Homesteading Forum banner
1 - 3 of 3 Posts

·
Banned
Joined
·
8,092 Posts
Discussion Starter · #1 ·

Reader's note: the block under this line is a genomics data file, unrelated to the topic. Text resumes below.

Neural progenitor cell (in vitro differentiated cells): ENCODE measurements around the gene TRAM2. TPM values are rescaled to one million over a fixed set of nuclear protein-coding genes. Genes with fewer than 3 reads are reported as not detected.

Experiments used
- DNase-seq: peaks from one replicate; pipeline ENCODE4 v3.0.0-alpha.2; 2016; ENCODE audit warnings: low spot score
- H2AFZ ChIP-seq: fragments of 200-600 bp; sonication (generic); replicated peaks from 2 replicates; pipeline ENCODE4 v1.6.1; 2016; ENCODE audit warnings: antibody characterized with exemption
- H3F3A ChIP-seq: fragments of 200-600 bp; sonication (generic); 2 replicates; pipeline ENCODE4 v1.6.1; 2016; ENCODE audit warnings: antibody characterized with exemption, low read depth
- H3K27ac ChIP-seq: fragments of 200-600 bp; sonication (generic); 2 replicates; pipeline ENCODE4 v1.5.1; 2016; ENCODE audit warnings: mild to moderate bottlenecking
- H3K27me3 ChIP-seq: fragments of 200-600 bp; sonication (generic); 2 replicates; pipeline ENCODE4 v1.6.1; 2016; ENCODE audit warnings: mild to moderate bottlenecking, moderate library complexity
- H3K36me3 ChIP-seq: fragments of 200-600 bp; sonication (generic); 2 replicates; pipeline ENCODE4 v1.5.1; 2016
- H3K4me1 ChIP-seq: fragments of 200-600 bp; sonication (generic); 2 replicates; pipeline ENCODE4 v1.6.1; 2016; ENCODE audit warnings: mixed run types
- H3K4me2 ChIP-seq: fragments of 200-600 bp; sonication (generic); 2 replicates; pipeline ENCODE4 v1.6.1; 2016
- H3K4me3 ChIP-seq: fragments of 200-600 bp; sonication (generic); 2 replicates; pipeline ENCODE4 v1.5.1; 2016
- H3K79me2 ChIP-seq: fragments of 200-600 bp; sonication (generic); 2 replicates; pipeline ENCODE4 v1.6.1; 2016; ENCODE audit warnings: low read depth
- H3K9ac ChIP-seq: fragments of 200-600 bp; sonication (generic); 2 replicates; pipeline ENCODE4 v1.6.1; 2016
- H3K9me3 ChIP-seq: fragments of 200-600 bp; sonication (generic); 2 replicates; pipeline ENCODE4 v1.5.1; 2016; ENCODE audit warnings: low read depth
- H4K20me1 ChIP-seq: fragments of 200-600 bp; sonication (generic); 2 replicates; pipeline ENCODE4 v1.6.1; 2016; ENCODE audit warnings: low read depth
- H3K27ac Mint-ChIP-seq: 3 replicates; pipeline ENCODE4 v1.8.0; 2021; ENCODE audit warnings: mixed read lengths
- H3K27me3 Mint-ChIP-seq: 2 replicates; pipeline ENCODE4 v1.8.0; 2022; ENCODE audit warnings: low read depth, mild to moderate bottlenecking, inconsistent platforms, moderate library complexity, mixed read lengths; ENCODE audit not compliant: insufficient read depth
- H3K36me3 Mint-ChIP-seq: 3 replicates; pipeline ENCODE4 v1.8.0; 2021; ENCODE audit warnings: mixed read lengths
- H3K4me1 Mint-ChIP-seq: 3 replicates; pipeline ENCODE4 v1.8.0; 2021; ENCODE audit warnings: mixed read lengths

Have been lurking and watching various comments over the last few months regarding pumps and water tanks and hadn't found the EXACT subject that covered "my situation". I'm ashamed to admit that I let this go on for as long as I have.......guess there were just other things around the place that seemed more important and most of the time, we had water, but a few times when we would turn on the outside faucet.......NOTHING. Anyway the main problem started about 7 or 8 months ago, when we noticed (and heard) the rapid cycling of the pump coming on and off and at times the loss of water pressure for several minutes. We have a deep well submersible pump and at first I was concerned that possibly it was sucking air.......but scratched that idea quickly and proceeded to think that it had something to do with the water tank which has/had a diaphram bladder inside. This is a relatively small tank; probably about 15 gallon size and while it was brand new in the box when purchased at a garage sale, was already probably OVER 20 yrs old by the time I bought it!!! The "new house" that we put it into has 3 full bathrooms; though only 2 are used regularly.......but my main concern when having it installed, was that there wouldn't be much storage capacity; that the pump would have to work harder and that perhaps a larger 80 gallon size would be better suited. My plumber friend who installed it, obviously didn't want to wait around and said that the one I had was fine, but then he also used heat around the area going up to the tank fitting (despite a warning label stating NOT to) when soldering the joints and that was less than 2 yrs ago. So my "bargain" only lasted about a year and a half before causing problems.